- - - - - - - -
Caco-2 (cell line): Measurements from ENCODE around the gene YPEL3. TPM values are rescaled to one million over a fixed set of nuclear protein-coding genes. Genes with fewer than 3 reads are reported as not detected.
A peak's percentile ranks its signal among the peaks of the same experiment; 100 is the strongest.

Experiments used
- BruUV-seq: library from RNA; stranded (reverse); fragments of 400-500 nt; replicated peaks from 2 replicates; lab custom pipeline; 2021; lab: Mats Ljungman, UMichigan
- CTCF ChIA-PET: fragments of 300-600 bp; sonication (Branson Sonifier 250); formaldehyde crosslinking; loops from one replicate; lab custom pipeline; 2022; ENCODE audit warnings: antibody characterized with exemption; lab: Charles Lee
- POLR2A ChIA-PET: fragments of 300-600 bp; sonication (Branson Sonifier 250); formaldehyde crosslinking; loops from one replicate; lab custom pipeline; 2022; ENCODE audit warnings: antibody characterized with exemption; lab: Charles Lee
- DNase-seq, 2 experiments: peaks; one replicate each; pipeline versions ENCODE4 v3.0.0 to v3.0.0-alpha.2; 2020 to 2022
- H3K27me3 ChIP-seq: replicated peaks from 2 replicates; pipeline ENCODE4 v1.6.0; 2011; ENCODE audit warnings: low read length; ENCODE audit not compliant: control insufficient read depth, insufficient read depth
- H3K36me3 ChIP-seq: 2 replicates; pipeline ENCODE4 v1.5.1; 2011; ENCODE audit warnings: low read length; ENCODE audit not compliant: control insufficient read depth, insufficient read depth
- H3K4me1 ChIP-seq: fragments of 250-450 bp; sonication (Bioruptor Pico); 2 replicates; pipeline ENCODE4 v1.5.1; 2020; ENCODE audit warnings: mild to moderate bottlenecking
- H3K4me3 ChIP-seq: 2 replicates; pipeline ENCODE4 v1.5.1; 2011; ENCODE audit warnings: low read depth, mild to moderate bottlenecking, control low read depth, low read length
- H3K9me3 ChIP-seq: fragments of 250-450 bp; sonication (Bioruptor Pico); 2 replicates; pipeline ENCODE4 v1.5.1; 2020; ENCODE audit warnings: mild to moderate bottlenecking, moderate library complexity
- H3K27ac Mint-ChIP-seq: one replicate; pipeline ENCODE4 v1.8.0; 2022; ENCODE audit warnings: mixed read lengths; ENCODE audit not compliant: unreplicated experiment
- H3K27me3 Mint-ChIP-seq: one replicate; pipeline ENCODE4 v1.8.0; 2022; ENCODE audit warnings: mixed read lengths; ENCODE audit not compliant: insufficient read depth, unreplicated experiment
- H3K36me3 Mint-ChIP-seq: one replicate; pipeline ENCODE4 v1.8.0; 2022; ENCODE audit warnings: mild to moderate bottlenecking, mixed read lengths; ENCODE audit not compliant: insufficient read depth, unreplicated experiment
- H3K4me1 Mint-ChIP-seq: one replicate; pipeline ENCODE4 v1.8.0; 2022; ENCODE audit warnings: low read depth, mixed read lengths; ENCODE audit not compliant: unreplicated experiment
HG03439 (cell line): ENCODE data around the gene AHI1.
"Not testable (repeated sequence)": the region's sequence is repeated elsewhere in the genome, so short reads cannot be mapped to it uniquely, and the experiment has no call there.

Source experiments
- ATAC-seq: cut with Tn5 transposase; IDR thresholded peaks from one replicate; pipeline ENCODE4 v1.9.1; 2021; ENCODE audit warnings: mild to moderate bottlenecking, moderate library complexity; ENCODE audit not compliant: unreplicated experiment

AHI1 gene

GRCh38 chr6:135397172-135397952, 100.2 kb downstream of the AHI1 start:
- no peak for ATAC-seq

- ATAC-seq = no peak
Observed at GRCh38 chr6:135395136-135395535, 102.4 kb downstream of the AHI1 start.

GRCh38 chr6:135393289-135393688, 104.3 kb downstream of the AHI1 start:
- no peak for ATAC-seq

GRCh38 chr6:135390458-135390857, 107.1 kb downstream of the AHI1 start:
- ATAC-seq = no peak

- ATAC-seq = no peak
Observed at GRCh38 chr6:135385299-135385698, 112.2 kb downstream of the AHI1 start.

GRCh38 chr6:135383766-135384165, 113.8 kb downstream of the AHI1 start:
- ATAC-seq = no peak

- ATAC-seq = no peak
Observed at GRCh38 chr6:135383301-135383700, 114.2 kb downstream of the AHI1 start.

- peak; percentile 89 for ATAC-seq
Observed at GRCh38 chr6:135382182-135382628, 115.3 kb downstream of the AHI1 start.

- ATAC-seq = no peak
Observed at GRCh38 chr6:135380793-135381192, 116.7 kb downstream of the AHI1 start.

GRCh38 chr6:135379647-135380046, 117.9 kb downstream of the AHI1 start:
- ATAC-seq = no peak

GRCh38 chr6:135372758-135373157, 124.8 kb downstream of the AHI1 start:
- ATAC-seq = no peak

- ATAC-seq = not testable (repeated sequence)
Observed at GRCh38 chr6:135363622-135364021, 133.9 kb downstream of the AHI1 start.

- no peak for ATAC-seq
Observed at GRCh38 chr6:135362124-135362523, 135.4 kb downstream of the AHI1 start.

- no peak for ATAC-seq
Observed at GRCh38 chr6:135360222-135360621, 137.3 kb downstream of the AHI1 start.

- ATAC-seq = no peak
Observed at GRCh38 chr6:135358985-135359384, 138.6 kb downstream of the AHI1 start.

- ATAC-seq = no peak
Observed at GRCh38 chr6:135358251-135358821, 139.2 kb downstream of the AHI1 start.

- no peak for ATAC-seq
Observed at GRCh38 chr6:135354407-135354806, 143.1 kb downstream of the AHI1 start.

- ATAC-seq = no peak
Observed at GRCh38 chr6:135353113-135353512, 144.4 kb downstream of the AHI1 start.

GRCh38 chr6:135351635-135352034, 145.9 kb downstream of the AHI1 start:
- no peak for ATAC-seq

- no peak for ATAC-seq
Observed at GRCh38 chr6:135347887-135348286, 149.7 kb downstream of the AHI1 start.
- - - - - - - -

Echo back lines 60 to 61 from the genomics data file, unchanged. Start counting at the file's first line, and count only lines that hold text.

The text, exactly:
- no peak for ATAC-seq
Observed at GRCh38 chr6:135347887-135348286, 149.7 kb downstream of the AHI1 start.